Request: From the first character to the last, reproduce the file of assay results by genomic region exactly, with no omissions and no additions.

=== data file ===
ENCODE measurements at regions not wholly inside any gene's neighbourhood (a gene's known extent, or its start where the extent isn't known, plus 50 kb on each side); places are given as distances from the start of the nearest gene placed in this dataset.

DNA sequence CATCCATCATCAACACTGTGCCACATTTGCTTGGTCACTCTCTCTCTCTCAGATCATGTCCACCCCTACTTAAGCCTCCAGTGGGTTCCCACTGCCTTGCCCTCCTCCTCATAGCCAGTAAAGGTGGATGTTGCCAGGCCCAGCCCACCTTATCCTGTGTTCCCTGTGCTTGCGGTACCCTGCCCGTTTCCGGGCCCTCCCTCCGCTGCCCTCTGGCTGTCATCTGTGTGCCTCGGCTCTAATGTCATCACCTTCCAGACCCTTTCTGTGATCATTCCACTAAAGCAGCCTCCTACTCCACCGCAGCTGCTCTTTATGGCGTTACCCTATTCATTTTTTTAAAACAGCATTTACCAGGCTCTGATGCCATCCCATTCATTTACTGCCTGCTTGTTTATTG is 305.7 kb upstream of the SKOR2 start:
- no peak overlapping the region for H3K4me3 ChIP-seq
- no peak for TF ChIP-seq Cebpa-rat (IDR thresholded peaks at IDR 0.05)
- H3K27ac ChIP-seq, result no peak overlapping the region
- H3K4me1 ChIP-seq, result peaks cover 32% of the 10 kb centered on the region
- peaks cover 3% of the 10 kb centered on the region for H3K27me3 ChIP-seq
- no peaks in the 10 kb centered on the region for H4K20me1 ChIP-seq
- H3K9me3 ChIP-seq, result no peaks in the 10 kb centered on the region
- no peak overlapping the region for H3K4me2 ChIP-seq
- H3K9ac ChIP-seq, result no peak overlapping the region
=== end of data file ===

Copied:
ENCODE measurements at regions not wholly inside any gene's neighbourhood (a gene's known extent, or its start where the extent isn't known, plus 50 kb on each side); places are given as distances from the start of the nearest gene placed in this dataset.

DNA sequence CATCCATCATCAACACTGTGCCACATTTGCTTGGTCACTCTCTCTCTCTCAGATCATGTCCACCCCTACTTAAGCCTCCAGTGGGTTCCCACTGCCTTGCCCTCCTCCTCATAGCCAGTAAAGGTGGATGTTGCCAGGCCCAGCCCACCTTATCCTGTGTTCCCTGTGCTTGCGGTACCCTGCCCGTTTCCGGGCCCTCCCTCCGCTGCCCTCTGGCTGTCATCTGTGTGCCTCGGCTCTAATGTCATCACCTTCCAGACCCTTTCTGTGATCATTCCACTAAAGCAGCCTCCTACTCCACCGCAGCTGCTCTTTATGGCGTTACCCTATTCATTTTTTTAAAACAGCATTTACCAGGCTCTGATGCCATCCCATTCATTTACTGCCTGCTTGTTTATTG is 305.7 kb upstream of the SKOR2 start:
- no peak overlapping the region for H3K4me3 ChIP-seq
- no peak for TF ChIP-seq Cebpa-rat (IDR thresholded peaks at IDR 0.05)
- H3K27ac ChIP-seq, result no peak overlapping the region
- H3K4me1 ChIP-seq, result peaks cover 32% of the 10 kb centered on the region
- peaks cover 3% of the 10 kb centered on the region for H3K27me3 ChIP-seq
- no peaks in the 10 kb centered on the region for H4K20me1 ChIP-seq
- H3K9me3 ChIP-seq, result no peaks in the 10 kb centered on the region
- no peak overlapping the region for H3K4me2 ChIP-seq
- H3K9ac ChIP-seq, result no peak overlapping the region